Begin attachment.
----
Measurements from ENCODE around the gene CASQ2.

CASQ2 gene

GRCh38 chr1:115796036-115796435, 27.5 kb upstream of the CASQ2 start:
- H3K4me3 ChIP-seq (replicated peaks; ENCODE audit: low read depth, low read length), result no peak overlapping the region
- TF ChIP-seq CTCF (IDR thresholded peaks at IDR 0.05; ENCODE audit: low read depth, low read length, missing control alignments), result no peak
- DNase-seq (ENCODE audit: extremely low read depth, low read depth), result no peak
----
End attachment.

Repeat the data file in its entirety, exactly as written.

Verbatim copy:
Measurements from ENCODE around the gene CASQ2.

CASQ2 gene

GRCh38 chr1:115796036-115796435, 27.5 kb upstream of the CASQ2 start:
- H3K4me3 ChIP-seq (replicated peaks; ENCODE audit: low read depth, low read length), result no peak overlapping the region
- TF ChIP-seq CTCF (IDR thresholded peaks at IDR 0.05; ENCODE audit: low read depth, low read length, missing control alignments), result no peak
- DNase-seq (ENCODE audit: extremely low read depth, low read depth), result no peak